- PBCC Program Self-Assessment Tool
This resource accompanies PSI's Provider Behavior Change Toolkit, which offers guidance for the design and management of programs that use Provider Behavior Change Communications (PBCC). It is a self-assessment tool for program managers to identify needs for successfully implementing a PBCC program.
- Mini Provider Behavior Change Toolkit
This resource accompanies PSI's Provider Behavior Change Toolkit, which offers guidance for the design and management of programs that use Provider Behavior Change Communications (PBCC). It is focused on provider-initiated IUD services.
- Provider Behavior Change Toolkit
This toolkit offers guidance for the design and management of programs that use Provider Behavior Change Communications (PBCC) to positively influence provider behaviors by offering individualized solutions to providers' needs and barriers to behavior change.
- Provider Behavior Change Toolkit: Management & Coaching of Field Staff
This toolkit provides guidance for the design and management of programs that use Provider Behavior Change Communications (PBCC). Module 4 comprises a series of manuals and workbooks focused on building supervisors' skills to manage and coach PBCC representatives.
- Provider Behavior Change Toolkit: Skill Building Curricula for Field Representatives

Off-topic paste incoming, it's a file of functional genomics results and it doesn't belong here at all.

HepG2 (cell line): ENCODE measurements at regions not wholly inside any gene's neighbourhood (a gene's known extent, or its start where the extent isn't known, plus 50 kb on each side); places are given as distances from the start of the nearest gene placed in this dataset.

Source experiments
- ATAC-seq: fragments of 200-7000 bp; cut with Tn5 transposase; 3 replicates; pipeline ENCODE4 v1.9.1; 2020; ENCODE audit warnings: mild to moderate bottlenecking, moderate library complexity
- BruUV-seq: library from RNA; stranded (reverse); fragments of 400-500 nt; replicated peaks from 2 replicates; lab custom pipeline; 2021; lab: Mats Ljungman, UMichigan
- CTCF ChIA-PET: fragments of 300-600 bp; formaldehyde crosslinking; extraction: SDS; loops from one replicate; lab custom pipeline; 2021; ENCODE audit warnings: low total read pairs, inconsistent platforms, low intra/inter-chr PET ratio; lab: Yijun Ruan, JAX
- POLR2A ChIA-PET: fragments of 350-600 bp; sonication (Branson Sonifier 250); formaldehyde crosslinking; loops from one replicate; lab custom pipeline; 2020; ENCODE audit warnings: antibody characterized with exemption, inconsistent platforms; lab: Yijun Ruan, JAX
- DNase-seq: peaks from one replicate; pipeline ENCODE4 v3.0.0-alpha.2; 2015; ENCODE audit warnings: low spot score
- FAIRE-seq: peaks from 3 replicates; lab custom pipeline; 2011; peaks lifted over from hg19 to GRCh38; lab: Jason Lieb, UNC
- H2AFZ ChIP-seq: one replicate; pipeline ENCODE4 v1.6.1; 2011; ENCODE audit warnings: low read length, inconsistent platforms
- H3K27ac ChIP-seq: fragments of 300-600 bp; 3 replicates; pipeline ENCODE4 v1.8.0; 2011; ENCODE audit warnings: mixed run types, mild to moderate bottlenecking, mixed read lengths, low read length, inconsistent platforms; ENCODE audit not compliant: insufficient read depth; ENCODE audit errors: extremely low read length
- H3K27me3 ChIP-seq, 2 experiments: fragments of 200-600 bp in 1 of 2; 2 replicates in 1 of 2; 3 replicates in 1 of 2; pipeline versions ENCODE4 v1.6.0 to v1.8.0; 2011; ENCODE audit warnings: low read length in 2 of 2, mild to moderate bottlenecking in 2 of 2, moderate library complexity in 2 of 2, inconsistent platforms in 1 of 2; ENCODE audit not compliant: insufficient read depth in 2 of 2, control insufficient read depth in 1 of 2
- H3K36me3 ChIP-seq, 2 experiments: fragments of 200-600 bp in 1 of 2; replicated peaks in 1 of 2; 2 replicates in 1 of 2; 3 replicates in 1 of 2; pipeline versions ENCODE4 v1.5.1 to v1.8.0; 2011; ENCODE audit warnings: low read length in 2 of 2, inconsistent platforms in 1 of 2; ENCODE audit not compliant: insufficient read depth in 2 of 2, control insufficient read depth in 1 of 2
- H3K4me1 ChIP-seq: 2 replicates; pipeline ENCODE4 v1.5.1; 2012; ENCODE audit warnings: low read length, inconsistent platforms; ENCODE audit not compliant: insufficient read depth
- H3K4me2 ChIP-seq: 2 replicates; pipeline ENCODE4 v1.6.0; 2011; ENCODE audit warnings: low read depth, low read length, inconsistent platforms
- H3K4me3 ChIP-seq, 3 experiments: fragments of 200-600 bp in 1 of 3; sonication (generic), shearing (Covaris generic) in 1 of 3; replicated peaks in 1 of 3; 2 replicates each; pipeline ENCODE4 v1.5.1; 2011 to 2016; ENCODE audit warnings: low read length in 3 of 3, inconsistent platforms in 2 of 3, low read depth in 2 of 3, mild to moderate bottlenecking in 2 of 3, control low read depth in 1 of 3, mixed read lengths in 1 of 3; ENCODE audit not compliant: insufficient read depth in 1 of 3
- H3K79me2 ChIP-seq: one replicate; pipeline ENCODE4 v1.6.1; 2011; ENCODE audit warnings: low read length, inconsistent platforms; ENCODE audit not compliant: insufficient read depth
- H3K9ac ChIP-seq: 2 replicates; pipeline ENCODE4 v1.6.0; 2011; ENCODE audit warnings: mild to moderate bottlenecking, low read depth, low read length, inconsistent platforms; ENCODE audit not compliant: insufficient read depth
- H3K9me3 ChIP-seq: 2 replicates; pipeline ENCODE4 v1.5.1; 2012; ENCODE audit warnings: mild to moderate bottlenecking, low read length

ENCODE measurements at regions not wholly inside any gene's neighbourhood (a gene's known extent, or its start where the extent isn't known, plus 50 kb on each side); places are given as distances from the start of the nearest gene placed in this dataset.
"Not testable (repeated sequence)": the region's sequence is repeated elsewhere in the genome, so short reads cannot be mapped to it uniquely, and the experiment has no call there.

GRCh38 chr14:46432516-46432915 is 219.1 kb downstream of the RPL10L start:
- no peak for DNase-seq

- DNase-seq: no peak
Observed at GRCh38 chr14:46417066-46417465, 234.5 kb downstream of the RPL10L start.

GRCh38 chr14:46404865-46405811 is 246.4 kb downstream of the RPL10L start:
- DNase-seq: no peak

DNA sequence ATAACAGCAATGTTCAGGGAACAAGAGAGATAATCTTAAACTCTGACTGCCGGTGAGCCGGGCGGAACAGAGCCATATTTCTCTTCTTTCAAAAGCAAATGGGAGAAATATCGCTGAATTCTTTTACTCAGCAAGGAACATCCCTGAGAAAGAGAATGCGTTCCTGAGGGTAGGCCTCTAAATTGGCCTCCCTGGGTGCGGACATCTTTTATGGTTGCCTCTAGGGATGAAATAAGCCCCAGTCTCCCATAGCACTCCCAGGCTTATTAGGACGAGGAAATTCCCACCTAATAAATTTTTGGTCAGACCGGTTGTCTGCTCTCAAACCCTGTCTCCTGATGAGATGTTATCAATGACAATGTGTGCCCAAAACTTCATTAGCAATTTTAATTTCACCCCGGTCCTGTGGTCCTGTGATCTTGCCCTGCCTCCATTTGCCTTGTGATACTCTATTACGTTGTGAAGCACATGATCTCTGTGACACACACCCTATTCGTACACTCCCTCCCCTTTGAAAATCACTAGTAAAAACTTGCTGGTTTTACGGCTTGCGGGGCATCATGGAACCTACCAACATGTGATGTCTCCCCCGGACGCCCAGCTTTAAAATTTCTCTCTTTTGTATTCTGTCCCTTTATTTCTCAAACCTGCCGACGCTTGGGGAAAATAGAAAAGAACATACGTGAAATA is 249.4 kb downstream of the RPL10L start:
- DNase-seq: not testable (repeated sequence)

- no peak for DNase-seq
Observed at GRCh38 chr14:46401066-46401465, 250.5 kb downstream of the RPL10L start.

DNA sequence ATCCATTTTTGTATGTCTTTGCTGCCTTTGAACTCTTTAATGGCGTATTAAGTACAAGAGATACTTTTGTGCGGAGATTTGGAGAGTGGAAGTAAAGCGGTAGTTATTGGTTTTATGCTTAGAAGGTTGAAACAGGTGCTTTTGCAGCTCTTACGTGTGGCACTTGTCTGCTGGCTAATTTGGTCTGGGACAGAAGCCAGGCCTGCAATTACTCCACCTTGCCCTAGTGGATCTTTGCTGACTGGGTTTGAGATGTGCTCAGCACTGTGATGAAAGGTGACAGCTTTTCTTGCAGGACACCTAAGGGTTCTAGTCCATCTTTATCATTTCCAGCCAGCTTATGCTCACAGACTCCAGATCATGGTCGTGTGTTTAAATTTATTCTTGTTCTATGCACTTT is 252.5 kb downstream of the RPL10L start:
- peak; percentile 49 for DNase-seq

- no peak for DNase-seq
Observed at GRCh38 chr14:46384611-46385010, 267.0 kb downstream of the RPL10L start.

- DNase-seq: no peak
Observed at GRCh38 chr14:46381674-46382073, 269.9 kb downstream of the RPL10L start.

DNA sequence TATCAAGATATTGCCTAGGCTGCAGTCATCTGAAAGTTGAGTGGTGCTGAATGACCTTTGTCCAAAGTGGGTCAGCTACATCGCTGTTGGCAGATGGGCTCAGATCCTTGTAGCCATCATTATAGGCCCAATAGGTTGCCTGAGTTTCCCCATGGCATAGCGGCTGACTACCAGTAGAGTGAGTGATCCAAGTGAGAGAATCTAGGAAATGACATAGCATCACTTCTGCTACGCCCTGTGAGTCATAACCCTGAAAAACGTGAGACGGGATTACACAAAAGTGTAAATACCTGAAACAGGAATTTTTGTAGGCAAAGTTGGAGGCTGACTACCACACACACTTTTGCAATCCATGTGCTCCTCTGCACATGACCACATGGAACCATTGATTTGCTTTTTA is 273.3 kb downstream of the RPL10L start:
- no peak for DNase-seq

This toolkit provides guidance for the design and management of programs that use Provider Behavior Change Communications (PBCC). Module 3 outlines workshops to build the skills of PBCC representatives to deliver messages.
- Provider Behavior Change Toolkit: Communications & Materials Development
This toolkit provides guidance for the design and management of programs that use Provider Behavior Change Communications (PBCC). Module 2 contains manuals and workshop tools for developing PBCC messages and materials.
- Provider Behavior Change Toolkit: Organization and Structure
This toolkit provides guidance for the design and management of programs that use Provider Behavior Change Communications (PBCC). Module 1 provides guidance around staffing and structure.
- Intensive Group Learning and On-Site Services to Improve Sexual and Reproductive Health Among Young Adults in Liberia: A Randomized Evaluation of HealthyActions
Combining intensive group learning and provision of on-site reproductive health services through an
existing alternative basic education program increased use of contraception and HIV testing and
counseling among young out-of-school Liberians.